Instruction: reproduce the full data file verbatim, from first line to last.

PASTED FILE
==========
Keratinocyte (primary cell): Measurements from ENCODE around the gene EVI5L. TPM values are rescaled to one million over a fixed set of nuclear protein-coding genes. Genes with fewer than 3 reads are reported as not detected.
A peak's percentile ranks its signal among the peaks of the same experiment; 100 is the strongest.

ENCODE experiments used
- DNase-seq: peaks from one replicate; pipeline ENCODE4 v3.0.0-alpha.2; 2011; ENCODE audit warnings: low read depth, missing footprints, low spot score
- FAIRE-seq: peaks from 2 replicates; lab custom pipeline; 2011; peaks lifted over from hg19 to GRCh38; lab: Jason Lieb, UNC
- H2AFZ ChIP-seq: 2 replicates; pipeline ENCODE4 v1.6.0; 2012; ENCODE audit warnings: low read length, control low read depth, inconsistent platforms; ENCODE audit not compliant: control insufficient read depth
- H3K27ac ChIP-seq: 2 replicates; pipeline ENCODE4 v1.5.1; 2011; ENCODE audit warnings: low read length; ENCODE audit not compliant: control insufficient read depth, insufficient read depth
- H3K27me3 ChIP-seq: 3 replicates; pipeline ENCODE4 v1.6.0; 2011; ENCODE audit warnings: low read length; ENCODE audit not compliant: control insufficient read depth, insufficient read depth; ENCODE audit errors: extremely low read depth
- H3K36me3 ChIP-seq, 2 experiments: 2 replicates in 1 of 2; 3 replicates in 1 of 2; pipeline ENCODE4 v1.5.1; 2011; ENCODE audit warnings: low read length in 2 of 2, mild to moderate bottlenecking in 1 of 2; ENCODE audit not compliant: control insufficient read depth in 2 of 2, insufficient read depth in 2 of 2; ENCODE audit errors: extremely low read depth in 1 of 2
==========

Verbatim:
Keratinocyte (primary cell): Measurements from ENCODE around the gene EVI5L. TPM values are rescaled to one million over a fixed set of nuclear protein-coding genes. Genes with fewer than 3 reads are reported as not detected.
A peak's percentile ranks its signal among the peaks of the same experiment; 100 is the strongest.

ENCODE experiments used
- DNase-seq: peaks from one replicate; pipeline ENCODE4 v3.0.0-alpha.2; 2011; ENCODE audit warnings: low read depth, missing footprints, low spot score
- FAIRE-seq: peaks from 2 replicates; lab custom pipeline; 2011; peaks lifted over from hg19 to GRCh38; lab: Jason Lieb, UNC
- H2AFZ ChIP-seq: 2 replicates; pipeline ENCODE4 v1.6.0; 2012; ENCODE audit warnings: low read length, control low read depth, inconsistent platforms; ENCODE audit not compliant: control insufficient read depth
- H3K27ac ChIP-seq: 2 replicates; pipeline ENCODE4 v1.5.1; 2011; ENCODE audit warnings: low read length; ENCODE audit not compliant: control insufficient read depth, insufficient read depth
- H3K27me3 ChIP-seq: 3 replicates; pipeline ENCODE4 v1.6.0; 2011; ENCODE audit warnings: low read length; ENCODE audit not compliant: control insufficient read depth, insufficient read depth; ENCODE audit errors: extremely low read depth
- H3K36me3 ChIP-seq, 2 experiments: 2 replicates in 1 of 2; 3 replicates in 1 of 2; pipeline ENCODE4 v1.5.1; 2011; ENCODE audit warnings: low read length in 2 of 2, mild to moderate bottlenecking in 1 of 2; ENCODE audit not compliant: control insufficient read depth in 2 of 2, insufficient read depth in 2 of 2; ENCODE audit errors: extremely low read depth in 1 of 2